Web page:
[REBOL] Cross-language benchmarking
From: joel::neely::fedex::com at: 5-Nov-2002 11:38
Pardon my manners in not replying to individual remarks, but "so many
emails, so little time!" ;-)
Let me raise a couple of points about what we might accomplish with
such an effort, and who might be in the audience, as a way of thinking
about how such an effort might be done, and what languages might be
Goal: Demonstrate to the world that REBOL is a viable,
competitive language for many common programming tasks
(where "competitive" is defined in terms of run time
Audience: Developers at large.
Languages: Commonly used languages, to maximize likelihood that the
reader will be familiar with one or more of the other
"competitors": c/c++, Java, Perl, Python, VB, ...
Tasks: Toy problems that allow specific aspects of performance
to be instrumented/measured. Also some small "real"
tasks in REBOL's "sweet spot" of performance.
Comment: The tests must be fair, and must be seen to be fair.
We've all seen the kind of unvarnished advocacy that
claims things like "X is faster than Tcl, uses fewer
special characters than Perl, and is cheaper than
COBOL on an IBM mainframe, therefore it's the best!"
which only hurts the credibility of the claimant.
Goal: Demonstrate to the world that REBOL is a viable notation
for use in RAD/prototyping tasks, and makes a good "tool
to think with".
Audience: Same as (1)
Languages: Same as (1)
Tasks: Reasonably small "spike" (in the XP sense) tasks that
would be recognizable as related to application-level
Comment: It's also fair to include code size and programmer effort
in such discussions, but these are notoriously difficult
to instrument objectively.
Goal: Identify and document REBOL programming techniques that
have substantial effect on performance, and build a
vocabulary of "performance patterns" for future use.
Audience: REBOL programmers.
Languages: REBOL only
Tasks: Those situations where reasonably small effort in
refactoring/strategy could produce significant gains in
Goal: Help identify "hot spots" in REBOL where performance
optimization would have significant perceived value.
Languages: REBOL and limited number of "compare for reference"
Comment: I want to be clear on this one: I'm not suggesting that
RT staff are unaware of performance issues! Not at all!
However, several on this list (including RT staff) have
observed that the good folks at RT don't get any more
hours in the day than the rest of us (and therefore have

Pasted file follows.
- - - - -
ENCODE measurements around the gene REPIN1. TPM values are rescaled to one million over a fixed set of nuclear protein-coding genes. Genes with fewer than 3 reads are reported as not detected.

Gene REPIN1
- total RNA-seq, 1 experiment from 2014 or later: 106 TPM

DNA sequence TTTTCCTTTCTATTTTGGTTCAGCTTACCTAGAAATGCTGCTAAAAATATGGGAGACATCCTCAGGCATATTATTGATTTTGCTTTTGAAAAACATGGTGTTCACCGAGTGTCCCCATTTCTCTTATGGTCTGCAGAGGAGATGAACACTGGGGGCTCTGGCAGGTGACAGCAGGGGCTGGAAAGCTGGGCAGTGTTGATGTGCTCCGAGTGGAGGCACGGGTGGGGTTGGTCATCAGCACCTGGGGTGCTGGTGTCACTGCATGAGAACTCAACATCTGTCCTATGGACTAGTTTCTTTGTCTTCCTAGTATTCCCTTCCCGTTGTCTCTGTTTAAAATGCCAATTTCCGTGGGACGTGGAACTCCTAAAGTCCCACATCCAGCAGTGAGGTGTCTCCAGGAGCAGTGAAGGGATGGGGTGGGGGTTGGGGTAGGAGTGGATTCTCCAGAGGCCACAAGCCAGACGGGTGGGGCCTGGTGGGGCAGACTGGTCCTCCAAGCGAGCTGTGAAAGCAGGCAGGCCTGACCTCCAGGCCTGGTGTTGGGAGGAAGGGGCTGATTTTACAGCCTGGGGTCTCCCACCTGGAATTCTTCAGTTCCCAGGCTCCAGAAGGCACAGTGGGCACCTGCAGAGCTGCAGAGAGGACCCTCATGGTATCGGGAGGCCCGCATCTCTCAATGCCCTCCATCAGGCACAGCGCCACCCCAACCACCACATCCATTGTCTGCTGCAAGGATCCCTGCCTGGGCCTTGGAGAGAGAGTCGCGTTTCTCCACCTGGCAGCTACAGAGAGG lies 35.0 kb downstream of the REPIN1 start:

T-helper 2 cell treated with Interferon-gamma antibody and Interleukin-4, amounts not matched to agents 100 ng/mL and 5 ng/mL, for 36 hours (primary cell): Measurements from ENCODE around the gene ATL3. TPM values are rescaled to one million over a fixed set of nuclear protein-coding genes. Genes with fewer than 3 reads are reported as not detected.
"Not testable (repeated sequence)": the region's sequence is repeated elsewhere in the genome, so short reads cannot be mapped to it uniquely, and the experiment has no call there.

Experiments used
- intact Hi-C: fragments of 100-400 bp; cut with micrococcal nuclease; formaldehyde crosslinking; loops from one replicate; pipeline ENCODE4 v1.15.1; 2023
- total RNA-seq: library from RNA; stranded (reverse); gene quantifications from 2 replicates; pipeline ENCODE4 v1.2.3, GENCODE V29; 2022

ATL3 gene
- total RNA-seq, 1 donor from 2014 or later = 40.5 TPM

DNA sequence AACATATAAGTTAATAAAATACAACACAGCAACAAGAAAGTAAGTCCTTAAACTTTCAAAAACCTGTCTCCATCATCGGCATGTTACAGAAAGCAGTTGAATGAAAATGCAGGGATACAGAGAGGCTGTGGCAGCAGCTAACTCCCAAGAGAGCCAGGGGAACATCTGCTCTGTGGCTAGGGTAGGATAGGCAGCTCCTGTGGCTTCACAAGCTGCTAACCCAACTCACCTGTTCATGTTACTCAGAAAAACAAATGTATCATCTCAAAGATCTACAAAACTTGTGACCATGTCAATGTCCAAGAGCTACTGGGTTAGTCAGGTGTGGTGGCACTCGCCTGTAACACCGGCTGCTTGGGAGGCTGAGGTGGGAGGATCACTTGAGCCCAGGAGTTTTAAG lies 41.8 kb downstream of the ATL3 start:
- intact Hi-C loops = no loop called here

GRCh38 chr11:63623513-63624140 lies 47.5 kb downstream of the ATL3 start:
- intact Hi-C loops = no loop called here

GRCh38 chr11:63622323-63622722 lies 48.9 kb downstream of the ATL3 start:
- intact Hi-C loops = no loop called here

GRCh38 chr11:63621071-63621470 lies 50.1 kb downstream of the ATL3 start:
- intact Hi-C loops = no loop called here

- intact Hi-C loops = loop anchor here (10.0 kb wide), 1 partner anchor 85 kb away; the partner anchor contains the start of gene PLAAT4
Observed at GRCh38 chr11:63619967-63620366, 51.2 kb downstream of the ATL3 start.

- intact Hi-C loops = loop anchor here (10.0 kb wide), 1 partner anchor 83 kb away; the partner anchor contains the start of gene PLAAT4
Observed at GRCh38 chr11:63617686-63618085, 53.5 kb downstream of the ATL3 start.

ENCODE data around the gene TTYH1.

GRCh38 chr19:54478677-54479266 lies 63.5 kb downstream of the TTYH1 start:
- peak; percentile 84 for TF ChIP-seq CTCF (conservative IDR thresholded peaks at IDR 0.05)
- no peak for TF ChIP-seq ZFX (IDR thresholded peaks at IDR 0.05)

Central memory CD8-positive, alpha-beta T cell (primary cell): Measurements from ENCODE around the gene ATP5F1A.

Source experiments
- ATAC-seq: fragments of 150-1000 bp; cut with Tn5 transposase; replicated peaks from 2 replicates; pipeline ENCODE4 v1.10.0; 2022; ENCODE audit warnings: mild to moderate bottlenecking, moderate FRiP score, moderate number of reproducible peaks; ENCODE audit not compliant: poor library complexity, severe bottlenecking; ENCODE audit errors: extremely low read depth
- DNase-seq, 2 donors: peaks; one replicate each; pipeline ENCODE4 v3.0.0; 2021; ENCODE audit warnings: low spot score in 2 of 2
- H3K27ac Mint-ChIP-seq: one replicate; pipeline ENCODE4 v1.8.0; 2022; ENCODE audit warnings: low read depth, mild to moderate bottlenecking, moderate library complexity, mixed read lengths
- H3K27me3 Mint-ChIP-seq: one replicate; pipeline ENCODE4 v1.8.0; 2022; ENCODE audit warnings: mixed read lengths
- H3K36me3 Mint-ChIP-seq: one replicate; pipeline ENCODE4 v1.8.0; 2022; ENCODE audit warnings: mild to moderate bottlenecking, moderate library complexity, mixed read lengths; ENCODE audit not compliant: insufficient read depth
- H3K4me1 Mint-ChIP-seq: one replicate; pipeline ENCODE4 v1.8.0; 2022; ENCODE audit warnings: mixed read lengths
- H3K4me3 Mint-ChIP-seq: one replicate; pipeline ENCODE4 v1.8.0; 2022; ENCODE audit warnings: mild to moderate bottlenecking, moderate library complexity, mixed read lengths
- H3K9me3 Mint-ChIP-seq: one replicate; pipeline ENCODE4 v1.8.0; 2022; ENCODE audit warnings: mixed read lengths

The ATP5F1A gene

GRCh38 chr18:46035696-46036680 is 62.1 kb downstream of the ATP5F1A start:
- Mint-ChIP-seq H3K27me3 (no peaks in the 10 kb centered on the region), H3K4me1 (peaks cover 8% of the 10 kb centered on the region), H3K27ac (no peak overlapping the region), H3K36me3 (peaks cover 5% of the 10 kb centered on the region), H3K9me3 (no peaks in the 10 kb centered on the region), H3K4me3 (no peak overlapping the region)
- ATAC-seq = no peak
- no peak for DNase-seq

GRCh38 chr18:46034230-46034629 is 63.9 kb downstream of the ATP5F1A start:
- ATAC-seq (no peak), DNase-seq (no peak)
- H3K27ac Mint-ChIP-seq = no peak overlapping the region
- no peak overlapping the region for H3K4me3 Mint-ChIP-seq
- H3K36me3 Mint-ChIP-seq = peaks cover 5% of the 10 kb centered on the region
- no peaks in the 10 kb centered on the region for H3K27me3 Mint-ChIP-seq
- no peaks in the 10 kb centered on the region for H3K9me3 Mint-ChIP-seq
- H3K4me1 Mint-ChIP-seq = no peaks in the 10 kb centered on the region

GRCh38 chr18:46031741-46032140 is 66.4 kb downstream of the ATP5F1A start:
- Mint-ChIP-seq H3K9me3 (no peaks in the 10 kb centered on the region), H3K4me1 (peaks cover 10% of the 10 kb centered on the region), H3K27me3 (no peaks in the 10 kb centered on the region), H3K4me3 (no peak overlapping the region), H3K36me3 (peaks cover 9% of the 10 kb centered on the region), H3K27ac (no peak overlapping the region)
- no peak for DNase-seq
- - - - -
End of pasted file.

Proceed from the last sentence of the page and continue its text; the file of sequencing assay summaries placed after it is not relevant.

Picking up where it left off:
to pick and choose where to put their mere 20 work hours
per day ;-)
If the list members can help spread the load of finding
issues worthy of attention, help (by participation) to
indicate which performance issues are considered higher
priority than others, or even find one glitch that has
escaped notice to date, then I think the effort would be
a net gain.
Benchmarking is tricky business at best, and A Dark Art at worst.
For results to be meaningful, the sample base must be large enough
(and the indidual tests must be large enough) that transient or
special-case effects get averaged out (e.g., garbage collection
that happens now-and-again during series flogging, differences in
performance due to different CPU speeds, free memory, disk I/O
bandwidth, network bandwidth/congestion, concurrent processing on
computers with real operating systems, etc).
It will be of little use (except to the submitter! ;-) to have a
single benchmark comparing REBOL to Glypnir on an Illiac IV. The
strong benefit IMHO to using primarily cross-platform languages is
that it allows us to perform the tests under the widest possible
range of conditions, thus improving the quality of our averages.
That said, there's probably room for a widely-used proprietary
language (e.g., VB) since that's likely familiar to a significant
portion of the target audience for options (1) and (2). We just
need to be careful to have the widest possible set of alternatives
run on *the*same*boxen* as the proprietary cases, so that we can
make meaningful use of the results. (E.g., a single comparison
of REBOL vs C++ on a box running XPpro would be hard to interpret
beyond the obvious "which one is faster?")
Joel Neely joelDOTneelyATfedexDOTcom 901-263-4446